Essential Steps to a Sustainable Agriculture

Learn about the Eight Steps
to a Sustainable Agriculture


The Next Green Revolution: Essential Steps for a Health, Sustainable Agriculture

by James E. Horne, PhD, and Maura McDermott

In the 1980s and ’90s the Kerr Center formulated basic guidelines for judging how sustainable a farm or ranch enterprise might be:

Create and Conserve Healthy Soil

Encourage Biodiversity

Increase Profitability and Reduce Risk

Sustainability rests on a base of healthy soil. Check out our organic horticulture program for the practices we employ – including rotations, cover crops, compost, and biochar – that build healthy soil.

The Kerr Ranch has woods, pasture, hay meadows, ponds and rivers running through it and is home to wildlife from insect pollinators to bats to ducks and eagles to deer. Our pastures have diverse forages growing in them and our horticulture garden practices crop rotation.

Grazing instead of cutting hay is one way to save money. Substituting management for chemicals and using on farm resources helps reduce risk from rising inputs prices. Our projects encouraging direct sales to the public are designed to increase profitability.

Conserve Water and Protect Its Quality

Manage Pests with Minimal Environmental Impact

Ensure Equity for Farmers and Give Farm Families a Good Quality of Life

The Kerr Center has several ranch projects to protect water: fencing off streams, protecting crossing points from erosion, and limiting access to ponds. Our demonstration market garden plots use drip irrigation.

Bermuda grass is a pest species within a garden, and we control it using cover crops. We strive for a balance of insects so that “good bugs” help to control “bad bugs.” Rotational grazing helps to control weed species in pastures.

Our projects are geared towards helping independent small- and medium-scale farmers compete in a fair marketplace so that they can stay on the farm, raise a family, and experience a safe environment.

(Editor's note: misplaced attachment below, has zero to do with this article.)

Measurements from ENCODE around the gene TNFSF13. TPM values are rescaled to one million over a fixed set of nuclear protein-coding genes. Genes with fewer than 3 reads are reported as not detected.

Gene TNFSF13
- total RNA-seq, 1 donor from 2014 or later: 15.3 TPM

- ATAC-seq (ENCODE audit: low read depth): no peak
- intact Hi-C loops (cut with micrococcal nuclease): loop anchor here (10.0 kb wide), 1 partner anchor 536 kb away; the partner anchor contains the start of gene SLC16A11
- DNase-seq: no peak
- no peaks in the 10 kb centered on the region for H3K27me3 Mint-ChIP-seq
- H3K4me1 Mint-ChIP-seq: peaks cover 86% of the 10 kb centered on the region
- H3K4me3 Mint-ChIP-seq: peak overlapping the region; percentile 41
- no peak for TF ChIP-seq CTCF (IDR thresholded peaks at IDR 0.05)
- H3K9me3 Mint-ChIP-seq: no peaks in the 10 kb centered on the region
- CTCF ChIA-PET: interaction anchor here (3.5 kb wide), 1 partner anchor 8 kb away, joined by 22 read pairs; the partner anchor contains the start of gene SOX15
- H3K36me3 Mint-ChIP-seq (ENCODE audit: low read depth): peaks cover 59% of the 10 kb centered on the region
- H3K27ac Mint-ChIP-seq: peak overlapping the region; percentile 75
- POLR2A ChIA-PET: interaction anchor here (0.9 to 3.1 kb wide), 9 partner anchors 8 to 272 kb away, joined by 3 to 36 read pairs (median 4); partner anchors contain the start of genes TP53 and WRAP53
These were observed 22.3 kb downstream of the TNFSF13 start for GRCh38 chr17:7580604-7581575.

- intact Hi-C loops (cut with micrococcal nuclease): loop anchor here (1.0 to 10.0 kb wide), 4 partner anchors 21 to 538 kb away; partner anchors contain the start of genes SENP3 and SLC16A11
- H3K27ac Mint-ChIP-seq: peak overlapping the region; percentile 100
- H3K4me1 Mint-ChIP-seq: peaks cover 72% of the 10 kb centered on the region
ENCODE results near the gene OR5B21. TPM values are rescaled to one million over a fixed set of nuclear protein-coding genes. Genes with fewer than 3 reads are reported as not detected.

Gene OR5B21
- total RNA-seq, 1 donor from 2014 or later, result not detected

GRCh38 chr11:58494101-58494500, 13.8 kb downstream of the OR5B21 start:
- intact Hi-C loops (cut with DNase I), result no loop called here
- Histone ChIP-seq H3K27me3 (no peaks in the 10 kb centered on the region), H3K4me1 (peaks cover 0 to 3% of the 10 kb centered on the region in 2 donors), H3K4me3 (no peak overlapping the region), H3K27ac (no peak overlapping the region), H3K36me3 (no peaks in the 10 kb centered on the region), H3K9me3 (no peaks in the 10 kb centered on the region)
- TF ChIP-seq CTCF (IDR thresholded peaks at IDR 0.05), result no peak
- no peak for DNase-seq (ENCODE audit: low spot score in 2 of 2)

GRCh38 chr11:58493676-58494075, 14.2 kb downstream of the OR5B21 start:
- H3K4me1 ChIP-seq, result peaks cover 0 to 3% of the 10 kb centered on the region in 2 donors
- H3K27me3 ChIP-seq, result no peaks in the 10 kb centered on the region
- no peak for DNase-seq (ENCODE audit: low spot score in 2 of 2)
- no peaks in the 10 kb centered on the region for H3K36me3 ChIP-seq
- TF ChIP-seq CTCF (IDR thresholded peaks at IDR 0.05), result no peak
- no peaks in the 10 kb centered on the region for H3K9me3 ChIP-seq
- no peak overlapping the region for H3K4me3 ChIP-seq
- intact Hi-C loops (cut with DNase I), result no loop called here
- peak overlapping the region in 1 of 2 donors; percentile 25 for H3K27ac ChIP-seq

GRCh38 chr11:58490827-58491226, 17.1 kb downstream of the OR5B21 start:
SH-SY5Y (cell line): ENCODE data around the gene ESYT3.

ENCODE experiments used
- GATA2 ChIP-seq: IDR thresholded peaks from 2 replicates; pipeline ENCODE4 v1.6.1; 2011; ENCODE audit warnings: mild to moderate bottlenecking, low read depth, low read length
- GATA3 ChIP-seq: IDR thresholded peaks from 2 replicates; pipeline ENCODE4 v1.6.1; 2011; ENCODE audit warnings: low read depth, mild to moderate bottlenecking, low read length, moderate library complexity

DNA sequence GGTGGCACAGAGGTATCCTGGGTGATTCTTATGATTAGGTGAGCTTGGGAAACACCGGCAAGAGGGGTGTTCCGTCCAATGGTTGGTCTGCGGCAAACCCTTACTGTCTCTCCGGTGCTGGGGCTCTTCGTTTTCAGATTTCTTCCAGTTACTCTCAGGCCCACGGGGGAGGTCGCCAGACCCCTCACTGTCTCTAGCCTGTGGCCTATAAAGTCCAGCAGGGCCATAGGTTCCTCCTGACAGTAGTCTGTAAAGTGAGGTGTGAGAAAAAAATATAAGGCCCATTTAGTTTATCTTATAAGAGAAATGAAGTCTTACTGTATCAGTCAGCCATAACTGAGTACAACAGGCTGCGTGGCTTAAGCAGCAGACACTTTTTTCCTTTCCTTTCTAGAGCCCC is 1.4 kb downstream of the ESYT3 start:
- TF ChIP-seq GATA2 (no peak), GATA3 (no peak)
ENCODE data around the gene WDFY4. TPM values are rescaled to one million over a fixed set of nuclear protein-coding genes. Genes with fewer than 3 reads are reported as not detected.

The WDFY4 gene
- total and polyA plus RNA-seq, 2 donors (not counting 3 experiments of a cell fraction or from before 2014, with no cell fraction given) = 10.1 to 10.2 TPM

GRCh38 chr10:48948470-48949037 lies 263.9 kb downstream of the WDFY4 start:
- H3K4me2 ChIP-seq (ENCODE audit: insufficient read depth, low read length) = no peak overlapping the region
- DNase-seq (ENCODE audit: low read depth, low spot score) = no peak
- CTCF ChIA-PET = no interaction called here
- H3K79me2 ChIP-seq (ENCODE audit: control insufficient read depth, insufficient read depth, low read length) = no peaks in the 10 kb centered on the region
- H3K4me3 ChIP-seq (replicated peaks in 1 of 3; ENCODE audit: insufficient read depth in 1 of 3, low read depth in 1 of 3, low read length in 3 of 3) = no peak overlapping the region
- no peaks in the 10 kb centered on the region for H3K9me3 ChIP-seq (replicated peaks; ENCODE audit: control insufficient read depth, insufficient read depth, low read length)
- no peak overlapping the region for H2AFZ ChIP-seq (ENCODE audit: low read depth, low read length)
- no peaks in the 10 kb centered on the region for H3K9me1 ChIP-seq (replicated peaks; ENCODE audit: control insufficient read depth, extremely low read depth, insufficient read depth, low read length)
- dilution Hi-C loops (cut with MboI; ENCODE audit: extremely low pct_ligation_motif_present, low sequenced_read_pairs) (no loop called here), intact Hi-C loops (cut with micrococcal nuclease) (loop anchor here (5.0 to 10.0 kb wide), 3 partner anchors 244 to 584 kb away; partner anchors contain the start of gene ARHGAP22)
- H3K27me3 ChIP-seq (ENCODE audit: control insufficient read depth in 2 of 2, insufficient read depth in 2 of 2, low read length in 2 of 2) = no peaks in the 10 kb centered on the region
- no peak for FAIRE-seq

Manage Organic Wastes and Farm Chemicals to Avoid Pollution

Conserve Nonrenewable Energy Resources

Develop Strong, Vibrant and Resilient Rural Communities

Rotational grazing of cattle means waste is not concentrated in one area where it can run off easily. We use controlled burns to control weeds, and only resort to synthetic pesticides for spot treatments in situations where other approaches would be problematic.

Around the ranch we use high gas mileage vehicles and electric fencing. Our water system is gravity based rather than pumped. Our use of fossil fuel based fertilizers and chemicals is limited.

Successful sustainable farms and ranchers support vibrant rural communities. Promoting local food sales brings money back into rural communities and increases food security, bettering the health of rural families.

Select Crops and Livestock Adapted to the Environment

In our demonstration market garden plots, we try out crops adapted to the Oklahoma weather extremes of heat, drought, and storms. This includes trials of heirloom vegetable and sorghum varieties. Our Angus-Gelbvieh cattle are adapted to our climate and forages.